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Coles warns critics

Ian McLeod, managing director for Wesfarmers’ (ASX: WES) Coles division, has warned against any further regulations being imposed against food retailers and has lashed out at the company’s critics, stating that his company will continue to force prices down over coming years.

Coles and Woolworths (ASX: WOW) have both been the subject of much criticism in recent times for lowering prices to unsustainable levels, putting enormous pressures on smaller grocers such as Metcash’s (ASX: MTS) IGA stores and Aldi. With a combined 75% of the market under the two behemoths’ control, there have been calls for market share caps to be imposed, as well as forced divestments and a mandatory code of conduct.

McLeod, however, has stated that Coles has no intention to stop price cutting, instead promising to continue the trend in order to fuel sales and earnings after nearly doubling profits within the last five years of following this strategy. “That’s what we’ve already done and over the next five years we’ll continue doing much more of it”.

McLeod warned that any decision to impose restrictions on the company would drastically impact on the way that votes were cast for politicians. According to McLeod, families are saving nearly 5% per year in food bills – claiming that even the consumers who shop elsewhere are benefiting from the competitive prices. As such, should prices be affected by new regulations, the party behind the decision would be hit with heavy backlash for doing so. McLeod said “politicians that attack Coles should remember that 18 million customers support lower prices – and they all vote”.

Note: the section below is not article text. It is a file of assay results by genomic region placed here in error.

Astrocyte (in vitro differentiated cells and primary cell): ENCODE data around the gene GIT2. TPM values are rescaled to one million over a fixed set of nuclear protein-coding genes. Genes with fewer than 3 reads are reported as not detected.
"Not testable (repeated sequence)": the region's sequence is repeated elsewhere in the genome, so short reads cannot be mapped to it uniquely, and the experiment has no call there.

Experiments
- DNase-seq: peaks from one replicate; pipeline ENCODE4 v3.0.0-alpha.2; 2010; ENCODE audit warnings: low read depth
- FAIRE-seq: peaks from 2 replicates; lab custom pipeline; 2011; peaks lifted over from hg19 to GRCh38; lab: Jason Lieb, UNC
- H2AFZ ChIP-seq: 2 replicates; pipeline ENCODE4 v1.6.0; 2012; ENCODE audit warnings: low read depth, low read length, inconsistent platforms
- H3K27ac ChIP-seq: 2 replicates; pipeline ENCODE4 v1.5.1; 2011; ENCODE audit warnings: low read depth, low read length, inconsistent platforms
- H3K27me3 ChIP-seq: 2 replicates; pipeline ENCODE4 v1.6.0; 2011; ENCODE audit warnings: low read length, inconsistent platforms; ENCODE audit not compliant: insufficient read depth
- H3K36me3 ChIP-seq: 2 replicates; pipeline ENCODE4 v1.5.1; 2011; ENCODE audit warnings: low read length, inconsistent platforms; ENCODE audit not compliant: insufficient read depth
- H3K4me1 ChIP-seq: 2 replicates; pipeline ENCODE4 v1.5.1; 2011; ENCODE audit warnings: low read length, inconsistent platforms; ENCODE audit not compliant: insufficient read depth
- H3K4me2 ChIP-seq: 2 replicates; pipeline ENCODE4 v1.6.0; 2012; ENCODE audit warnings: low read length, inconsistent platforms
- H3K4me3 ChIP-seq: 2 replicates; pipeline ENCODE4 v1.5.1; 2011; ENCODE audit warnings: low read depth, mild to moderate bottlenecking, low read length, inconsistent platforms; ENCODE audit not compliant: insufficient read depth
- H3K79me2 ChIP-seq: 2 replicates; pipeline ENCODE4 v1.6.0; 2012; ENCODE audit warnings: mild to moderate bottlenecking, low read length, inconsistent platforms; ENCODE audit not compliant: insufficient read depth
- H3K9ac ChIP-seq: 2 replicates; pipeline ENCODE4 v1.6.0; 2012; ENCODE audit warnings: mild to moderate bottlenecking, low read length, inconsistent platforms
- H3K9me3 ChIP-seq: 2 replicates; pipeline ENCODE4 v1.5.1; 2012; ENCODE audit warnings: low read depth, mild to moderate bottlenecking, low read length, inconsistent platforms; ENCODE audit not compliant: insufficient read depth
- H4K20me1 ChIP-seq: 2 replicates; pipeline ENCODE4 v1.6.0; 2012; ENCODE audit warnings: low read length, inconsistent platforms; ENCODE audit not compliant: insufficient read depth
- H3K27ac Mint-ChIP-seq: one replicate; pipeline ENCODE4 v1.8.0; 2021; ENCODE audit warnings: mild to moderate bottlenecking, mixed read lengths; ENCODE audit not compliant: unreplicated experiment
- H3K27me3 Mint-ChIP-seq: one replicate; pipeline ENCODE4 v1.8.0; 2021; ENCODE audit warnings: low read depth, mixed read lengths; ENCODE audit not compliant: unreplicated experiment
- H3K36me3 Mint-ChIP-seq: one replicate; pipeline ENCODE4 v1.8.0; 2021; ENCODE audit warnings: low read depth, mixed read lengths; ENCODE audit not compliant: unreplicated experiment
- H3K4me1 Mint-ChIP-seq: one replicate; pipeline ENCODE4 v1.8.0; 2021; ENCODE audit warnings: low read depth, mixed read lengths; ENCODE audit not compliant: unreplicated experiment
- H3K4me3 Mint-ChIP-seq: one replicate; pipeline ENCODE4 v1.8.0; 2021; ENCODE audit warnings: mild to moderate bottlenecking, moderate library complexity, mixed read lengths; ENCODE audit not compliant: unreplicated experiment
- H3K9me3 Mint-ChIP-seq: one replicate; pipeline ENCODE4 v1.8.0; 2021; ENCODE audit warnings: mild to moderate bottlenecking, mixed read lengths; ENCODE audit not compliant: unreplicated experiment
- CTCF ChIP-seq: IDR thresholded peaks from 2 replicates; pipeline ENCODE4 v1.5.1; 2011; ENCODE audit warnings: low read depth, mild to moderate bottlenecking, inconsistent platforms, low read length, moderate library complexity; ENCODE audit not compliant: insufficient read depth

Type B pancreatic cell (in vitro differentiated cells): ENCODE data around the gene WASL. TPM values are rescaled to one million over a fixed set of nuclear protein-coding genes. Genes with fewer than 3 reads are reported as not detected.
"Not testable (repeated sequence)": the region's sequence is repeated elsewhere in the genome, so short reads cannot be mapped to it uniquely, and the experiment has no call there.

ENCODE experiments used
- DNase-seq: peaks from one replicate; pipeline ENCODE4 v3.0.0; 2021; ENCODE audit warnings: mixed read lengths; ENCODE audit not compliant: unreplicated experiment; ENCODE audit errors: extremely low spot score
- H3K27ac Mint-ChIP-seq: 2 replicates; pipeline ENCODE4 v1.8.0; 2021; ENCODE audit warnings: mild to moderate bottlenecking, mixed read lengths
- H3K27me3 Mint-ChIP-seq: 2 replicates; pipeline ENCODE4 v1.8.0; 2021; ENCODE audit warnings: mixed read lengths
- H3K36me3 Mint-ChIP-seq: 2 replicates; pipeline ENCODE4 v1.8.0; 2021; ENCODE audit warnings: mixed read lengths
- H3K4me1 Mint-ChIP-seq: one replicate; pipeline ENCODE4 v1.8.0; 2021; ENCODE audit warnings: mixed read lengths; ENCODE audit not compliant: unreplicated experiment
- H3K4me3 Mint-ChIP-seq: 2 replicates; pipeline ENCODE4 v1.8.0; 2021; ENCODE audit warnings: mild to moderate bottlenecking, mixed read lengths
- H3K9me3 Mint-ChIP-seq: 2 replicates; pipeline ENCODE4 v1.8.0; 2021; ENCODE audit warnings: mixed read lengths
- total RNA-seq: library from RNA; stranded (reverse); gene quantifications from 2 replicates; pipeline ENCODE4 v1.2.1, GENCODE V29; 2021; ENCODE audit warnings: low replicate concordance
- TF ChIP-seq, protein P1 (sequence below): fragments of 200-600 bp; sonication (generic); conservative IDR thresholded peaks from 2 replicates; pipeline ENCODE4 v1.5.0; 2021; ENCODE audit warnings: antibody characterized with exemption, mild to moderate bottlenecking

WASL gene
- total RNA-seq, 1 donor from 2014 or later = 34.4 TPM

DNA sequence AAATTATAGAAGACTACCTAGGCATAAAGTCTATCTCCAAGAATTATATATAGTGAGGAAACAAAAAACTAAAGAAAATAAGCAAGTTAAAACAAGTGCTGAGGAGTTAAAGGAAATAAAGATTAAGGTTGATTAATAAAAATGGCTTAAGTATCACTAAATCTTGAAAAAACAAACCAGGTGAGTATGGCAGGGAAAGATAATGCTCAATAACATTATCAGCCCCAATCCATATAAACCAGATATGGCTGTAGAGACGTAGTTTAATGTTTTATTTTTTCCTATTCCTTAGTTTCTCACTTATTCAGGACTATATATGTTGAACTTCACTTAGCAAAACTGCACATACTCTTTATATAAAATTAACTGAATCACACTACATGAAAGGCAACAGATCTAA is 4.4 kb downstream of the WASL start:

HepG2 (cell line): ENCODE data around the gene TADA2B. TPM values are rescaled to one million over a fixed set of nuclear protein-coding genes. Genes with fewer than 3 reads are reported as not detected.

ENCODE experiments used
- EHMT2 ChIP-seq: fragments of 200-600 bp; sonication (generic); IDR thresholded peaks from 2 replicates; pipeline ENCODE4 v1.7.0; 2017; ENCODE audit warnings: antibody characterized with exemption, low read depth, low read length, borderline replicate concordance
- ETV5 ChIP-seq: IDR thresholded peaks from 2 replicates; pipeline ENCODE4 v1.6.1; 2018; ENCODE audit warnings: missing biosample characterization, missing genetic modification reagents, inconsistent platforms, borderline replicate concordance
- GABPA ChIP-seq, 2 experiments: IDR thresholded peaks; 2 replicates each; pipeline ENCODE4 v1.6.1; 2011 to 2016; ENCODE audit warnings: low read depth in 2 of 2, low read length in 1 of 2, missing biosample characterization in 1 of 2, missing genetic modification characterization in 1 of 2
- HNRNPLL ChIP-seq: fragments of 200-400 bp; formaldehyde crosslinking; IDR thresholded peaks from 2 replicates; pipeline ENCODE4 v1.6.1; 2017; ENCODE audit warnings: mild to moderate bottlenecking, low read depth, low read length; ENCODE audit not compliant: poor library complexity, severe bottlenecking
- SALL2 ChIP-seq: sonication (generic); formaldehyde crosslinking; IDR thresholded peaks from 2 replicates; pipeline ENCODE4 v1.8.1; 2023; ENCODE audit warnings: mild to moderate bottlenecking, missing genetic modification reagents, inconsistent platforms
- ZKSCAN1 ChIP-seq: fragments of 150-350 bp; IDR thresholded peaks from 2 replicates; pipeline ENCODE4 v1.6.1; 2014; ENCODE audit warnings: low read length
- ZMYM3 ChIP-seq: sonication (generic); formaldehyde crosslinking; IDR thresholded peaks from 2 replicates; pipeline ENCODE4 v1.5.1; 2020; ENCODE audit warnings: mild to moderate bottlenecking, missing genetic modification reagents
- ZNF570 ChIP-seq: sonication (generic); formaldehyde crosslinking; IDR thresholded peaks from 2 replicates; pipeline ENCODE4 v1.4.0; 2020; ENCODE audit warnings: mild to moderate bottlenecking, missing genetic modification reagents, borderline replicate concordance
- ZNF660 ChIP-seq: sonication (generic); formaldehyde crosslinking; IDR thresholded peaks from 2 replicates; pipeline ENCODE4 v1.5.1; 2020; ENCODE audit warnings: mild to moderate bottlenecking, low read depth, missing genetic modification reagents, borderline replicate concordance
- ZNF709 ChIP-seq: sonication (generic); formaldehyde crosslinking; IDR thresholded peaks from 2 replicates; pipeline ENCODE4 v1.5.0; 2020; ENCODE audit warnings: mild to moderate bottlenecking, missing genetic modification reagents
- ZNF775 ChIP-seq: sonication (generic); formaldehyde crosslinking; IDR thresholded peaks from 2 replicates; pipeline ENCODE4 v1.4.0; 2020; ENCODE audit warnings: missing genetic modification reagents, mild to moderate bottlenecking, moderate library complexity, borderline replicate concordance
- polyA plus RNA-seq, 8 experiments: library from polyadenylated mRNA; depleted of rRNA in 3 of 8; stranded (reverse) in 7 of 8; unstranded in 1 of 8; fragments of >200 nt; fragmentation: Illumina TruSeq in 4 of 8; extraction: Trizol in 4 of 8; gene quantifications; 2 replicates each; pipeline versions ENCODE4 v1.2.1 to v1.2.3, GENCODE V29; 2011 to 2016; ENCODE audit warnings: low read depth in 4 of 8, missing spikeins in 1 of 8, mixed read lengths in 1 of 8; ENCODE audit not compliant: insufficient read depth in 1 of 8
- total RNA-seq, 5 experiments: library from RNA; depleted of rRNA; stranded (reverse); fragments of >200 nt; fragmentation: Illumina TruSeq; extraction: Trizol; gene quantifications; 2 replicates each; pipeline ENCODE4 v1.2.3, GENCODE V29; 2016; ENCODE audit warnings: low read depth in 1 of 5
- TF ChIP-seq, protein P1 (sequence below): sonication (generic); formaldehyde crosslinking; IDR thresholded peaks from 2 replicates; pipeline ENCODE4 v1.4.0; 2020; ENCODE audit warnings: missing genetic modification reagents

Based on increasing profitability and investors seeking high yielding stocks, both Woolworths and Wesfarmers have given shareholders very impressive returns in the last 12 months, but have both fallen in value over the last month or so as investors lock in profits. Woolworths is currently valued at $32.50 – down 11.8% from its high in April, whilst Wesfarmers is sitting at $38.60 – also down 12.7% from its high.

Foolish takeaway

Whilst consumers are certainly benefitting from the drastic cost-cutting being driven by Coles and Woolworths, it is the farmers and other suppliers of products that must suffer – not to mention other smaller competitors. A growing ethical awareness within society could negatively impact the two companies in the long run, as it becomes more and more apparent that further regulation is, indeed, required.

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Motley Fool contributor Ryan Newman does not own shares in any of the companies mentioned in this article.

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